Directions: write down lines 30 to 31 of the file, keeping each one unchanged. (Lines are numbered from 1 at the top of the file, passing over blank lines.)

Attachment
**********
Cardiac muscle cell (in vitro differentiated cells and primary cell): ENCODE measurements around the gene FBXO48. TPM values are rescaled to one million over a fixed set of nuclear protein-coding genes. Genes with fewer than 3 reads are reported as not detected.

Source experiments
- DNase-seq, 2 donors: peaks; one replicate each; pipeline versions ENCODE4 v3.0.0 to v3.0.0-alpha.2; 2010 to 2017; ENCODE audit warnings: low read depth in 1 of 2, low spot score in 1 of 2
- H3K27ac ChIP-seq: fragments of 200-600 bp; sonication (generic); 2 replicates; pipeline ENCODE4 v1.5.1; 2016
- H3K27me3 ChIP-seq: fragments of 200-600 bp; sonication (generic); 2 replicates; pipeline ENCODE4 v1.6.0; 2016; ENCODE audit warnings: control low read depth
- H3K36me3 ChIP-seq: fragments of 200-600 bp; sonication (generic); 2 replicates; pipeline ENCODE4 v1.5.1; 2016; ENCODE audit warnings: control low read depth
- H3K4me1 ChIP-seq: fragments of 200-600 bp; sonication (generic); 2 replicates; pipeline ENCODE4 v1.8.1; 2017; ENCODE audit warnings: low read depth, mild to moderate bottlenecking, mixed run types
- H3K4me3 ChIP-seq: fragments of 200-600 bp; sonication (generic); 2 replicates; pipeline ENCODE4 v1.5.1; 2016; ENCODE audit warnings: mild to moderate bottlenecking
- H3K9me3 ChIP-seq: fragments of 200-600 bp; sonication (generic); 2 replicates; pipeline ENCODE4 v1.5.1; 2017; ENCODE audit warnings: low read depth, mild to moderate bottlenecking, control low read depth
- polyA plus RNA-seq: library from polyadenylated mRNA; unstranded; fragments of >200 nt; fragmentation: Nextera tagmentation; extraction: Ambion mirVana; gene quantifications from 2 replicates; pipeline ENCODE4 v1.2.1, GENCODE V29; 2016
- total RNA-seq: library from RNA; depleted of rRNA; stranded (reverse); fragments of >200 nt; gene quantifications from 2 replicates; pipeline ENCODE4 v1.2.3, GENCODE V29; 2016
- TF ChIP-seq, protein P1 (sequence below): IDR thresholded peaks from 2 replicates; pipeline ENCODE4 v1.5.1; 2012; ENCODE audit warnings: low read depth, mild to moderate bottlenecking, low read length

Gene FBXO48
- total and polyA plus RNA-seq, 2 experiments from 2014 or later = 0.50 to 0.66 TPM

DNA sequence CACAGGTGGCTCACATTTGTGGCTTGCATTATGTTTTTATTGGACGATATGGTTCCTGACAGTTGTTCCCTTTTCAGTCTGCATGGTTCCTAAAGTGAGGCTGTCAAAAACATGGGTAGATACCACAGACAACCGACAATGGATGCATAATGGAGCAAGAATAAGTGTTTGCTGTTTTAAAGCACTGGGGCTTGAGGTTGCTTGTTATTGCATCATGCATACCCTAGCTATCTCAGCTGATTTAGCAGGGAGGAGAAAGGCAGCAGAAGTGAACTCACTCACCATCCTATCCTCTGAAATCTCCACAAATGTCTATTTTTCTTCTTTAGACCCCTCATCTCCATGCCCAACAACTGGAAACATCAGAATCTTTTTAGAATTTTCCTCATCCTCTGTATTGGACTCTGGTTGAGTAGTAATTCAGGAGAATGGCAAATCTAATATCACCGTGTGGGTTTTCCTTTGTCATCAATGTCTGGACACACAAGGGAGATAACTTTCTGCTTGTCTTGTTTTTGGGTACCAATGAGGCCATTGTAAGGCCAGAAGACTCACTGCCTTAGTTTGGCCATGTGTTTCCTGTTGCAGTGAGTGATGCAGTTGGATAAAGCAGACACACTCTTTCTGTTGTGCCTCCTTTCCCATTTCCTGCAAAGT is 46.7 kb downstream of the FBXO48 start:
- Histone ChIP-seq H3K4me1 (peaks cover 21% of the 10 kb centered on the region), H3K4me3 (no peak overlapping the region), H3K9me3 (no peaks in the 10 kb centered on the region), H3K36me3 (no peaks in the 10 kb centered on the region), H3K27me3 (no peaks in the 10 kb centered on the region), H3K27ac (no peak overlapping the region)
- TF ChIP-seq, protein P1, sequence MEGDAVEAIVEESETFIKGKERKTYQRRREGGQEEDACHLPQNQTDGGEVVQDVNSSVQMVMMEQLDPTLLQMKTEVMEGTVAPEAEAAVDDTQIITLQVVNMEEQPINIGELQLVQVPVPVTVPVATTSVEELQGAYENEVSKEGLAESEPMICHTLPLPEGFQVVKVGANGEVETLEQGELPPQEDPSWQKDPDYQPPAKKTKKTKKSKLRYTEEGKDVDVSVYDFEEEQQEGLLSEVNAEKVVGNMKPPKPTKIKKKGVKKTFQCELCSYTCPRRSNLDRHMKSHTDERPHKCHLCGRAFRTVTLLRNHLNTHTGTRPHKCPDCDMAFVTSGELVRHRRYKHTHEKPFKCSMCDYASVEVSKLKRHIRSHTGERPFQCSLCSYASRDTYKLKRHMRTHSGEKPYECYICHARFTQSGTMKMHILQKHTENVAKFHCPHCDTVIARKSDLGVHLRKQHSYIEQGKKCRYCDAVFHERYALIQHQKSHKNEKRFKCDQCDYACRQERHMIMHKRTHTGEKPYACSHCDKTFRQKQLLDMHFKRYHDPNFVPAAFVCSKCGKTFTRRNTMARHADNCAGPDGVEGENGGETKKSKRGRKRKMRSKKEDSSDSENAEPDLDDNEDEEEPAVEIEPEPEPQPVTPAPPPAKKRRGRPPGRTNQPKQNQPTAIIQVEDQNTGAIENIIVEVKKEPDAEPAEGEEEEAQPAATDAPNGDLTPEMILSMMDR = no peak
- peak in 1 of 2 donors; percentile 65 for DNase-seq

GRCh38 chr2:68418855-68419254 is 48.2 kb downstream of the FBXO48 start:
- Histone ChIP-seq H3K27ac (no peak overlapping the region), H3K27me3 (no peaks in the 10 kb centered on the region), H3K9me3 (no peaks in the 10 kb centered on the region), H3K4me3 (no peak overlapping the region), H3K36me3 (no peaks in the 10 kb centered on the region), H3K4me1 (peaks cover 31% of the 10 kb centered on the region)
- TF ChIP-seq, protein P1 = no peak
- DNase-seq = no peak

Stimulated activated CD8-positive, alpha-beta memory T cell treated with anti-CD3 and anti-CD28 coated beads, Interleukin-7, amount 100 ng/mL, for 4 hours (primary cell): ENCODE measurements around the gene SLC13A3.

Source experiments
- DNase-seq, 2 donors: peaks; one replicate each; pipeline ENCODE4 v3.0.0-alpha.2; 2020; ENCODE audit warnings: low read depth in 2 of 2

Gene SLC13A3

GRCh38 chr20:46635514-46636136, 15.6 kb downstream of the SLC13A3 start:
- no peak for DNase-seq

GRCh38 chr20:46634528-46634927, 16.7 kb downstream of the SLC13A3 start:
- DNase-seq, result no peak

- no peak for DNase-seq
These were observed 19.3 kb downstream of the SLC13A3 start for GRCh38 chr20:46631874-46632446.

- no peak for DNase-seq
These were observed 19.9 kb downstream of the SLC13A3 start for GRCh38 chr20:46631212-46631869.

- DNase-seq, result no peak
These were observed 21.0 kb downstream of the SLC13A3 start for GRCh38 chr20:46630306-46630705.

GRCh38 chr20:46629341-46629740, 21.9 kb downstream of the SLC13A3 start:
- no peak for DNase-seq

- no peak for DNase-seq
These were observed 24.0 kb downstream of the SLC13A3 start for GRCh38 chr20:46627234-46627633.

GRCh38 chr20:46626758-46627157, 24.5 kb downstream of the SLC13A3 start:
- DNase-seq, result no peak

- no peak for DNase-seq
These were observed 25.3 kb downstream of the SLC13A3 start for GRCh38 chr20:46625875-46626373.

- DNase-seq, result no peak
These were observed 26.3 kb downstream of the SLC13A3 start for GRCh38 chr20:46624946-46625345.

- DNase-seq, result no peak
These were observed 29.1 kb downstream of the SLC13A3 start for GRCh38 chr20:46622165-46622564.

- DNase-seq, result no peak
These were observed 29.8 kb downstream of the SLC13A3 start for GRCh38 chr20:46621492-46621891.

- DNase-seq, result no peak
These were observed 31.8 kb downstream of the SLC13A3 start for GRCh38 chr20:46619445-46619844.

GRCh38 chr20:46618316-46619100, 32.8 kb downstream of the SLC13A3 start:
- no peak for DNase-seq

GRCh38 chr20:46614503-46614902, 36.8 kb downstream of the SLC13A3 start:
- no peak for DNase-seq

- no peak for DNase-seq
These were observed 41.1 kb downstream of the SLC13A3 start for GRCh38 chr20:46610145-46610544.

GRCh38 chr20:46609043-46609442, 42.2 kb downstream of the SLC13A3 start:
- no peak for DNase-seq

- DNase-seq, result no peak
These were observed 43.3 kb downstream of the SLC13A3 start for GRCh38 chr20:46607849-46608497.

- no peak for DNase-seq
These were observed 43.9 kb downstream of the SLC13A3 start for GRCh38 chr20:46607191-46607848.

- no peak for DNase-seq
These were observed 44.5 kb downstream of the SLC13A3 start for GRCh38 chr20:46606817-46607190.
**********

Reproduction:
- DNase-seq, result no peak

- no peak for DNase-seq